Last autumn, the annual Agri-TechE REAP conference was held virtually, sharing technological ideas from people and companies innovating at the frontier of agriculture. The keynote speaker, supported by AHDB, at the event was David R. Montgomery, whose remit was to discuss how soil linked into the conference theme of “From micro-scape to landscape – innovating at the frontier”. David’s talk showcased how, when thinking about soils, we need to be looking at both of these scales.
An author and professor of geomorphology at the University of Washington, David has travelled the world to hear how farmers have reversed the fortunes of their soils. Numerous conversations later, he now believes soil-health nirvana can be achieved through the adoption of three general principles of conservation agriculture:
1. No or minimal soil disturbance to help soil life flourish
2. Growing ground cover to lock in nutrients and protect the land
3. Using a diverse rotation (three or more crops) to promote life and avoid nutrient over-extraction
The approach, alongside integrated pest management (IPM), provides an opportunity for farmers. However, as David concluded: “There is no ‘easy button’, when it comes to implementing regenerative farming”. Those who use their independence, intelligence and ingenuity to learn from their own experiences and those of others are most likely to thrive. One such farmer, David Miller of the Wheatsheaf Farming Company near Basingstoke, has worked with the three regenerative agricultural principles for decades – long before the term gained traction. A recent AHDB podcast featured machinery expert Harry Henderson, who discussed these principles with David and unearthed the secrets of the company’s success.
Regenerative agriculture in Hampshire
In the early 2000s, the company’s land was plagued with plateauing yields and rising costs. In 2010, the mission was to regain control of the soil and help it look after itself with minimum inputs. By working closer with nature, David wanted to bring back the feel-good element of farming. The 700 farmed hectares is situated mainly on grade 3 land, with drainage occurring naturally through the dominant chalky, stony and flinty soils.
Use of cover
They experimented with cover crops, starting with a single species (crimson clover), followed by a trial-and-error approach that now sees fairly diverse mixtures deployed. The mix is tailored to the situation (e.g. larger seed mixes used toward the end of autumn) with brassica species avoided – due to their bridging potential for slugs and diseases. They use species that succumb to frost, so the standing cover is not too thick and sucking up all the nutrition. They roll after any frost to tackle the remaining cover, although glyphosate is still needed for complete kill. By around 2014, all spring cereal crops followed an over-winter cover..
Minimal soil disturbance
The on-farm default for cultivation and establishment is minimal disturbance methods. However, the use of more disruptive forms of cultivation are used, when the situation demands it. For establishment, a cross-slot drill was purchased in 2015. Since then, the land has become easier to work – and the heavier cross-slot has gone, replaced by a more nimble disc-drill system. It is important to get the drill right at the start, David says. In the last five years, the choice and experience has exploded in the UK. It is important to explore the options and make the right choice for your system. Most straw on the farm is chopped at harvest and raked to even the distribution. As the soils are fairly resilient to compaction, self-restructuring, and all effort is made to avoid working the soil in suboptimal conditions, there is never the need to mechanically restructure them.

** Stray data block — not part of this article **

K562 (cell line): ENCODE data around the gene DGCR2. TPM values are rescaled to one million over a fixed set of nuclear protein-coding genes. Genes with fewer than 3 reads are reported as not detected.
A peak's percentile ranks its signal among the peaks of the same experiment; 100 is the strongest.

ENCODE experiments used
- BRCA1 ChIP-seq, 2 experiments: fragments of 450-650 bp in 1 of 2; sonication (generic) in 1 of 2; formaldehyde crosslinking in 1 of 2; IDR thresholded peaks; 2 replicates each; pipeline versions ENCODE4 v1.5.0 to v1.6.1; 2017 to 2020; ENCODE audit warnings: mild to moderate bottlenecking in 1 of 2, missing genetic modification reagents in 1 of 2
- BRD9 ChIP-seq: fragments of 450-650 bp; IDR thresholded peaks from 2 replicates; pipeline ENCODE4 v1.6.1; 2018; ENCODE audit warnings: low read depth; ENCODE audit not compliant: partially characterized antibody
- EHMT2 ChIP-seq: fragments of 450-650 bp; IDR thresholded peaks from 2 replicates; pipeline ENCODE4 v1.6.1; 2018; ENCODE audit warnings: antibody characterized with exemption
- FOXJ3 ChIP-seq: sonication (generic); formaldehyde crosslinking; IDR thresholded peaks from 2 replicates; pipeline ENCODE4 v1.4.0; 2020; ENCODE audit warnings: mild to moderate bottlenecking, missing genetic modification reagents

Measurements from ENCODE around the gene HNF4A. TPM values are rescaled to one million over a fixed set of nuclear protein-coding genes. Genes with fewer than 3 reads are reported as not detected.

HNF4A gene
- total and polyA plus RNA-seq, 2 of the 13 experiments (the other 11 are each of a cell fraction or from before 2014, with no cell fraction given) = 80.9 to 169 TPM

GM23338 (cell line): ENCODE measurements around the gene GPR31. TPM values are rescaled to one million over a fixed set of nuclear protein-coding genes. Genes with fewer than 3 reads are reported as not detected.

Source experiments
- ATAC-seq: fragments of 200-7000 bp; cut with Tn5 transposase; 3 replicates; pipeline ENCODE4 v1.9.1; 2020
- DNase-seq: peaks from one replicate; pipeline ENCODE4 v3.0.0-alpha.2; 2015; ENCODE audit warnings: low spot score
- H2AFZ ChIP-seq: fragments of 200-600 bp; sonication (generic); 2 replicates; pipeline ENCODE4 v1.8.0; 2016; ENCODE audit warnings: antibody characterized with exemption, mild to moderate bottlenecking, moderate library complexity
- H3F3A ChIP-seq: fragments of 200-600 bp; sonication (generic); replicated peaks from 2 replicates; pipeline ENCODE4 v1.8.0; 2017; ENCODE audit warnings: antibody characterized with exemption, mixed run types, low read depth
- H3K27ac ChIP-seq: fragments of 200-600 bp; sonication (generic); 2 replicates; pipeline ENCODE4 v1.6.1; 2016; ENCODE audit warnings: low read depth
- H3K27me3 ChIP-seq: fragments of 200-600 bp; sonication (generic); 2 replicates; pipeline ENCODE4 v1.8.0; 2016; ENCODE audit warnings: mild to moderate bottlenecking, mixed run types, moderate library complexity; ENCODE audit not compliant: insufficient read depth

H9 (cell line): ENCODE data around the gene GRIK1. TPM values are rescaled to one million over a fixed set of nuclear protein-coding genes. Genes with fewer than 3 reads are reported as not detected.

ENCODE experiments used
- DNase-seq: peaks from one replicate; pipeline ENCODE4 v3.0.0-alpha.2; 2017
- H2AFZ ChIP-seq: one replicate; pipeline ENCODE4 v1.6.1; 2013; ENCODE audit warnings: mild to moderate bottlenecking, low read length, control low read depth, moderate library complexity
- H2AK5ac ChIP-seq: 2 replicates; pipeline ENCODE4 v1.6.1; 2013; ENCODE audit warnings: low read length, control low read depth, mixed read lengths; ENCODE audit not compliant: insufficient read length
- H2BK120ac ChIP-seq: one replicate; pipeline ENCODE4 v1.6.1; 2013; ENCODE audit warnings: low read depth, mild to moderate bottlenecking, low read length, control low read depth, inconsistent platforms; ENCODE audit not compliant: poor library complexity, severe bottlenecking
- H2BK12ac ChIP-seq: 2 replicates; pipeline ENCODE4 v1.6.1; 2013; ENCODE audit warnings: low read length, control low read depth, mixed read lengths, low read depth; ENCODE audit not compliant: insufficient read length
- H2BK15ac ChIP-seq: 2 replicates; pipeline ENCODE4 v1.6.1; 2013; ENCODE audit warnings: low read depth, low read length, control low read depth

David has found that weeds now only tend to come up where the soil has been disturbed and what’s on the surface lose viability or are eaten by birds. However, the weed population has changed. Now there is less black-grass and more brome.
In addition to the use of cover crops, the cash crops in the rotation add diversity and flexibility, with a third of the land down to spring crops (barley and wheat). The winter crops include wheat, barley, oilseed rape, rye and, crucially, beans. Livestock are not a part of the system. Although they bring many benefits, they also bring risks, such as compaction in a bad winter.
With no blueprint available for regenerative agriculture in the UK, the sharing of locally relevant experiences is essential – and this is where our AHDB Monitor Farm and Strategic Farm networks come in. We are delighted to announce that David has been selected as AHDB’s fourth Strategic Cereal Farm, with the official launch in June 2021. The Strategic Farms promote the uptake of knowledge and provide a platform for farmers to explore new ideas that can have an impact on their business. David will represent the South, with Strategic Cereal Farms already established in Scotland, East and West.
David’s aim for the programme is to find a responsible pathway to reduce inputs. He said: “We are very pleased to have been chosen as the 4th AHDB Strategic Farm. Our vision for the next 6 years is to trial and prove various scenarios to ease the journey into regenerative agriculture. We aim to look at ways of quantifying the results of our actions in growing crops in a more biological way with less reliance on chemicals and inorganic fertilisers. The end result will, hopefully, give a reliable path of principles for others to follow.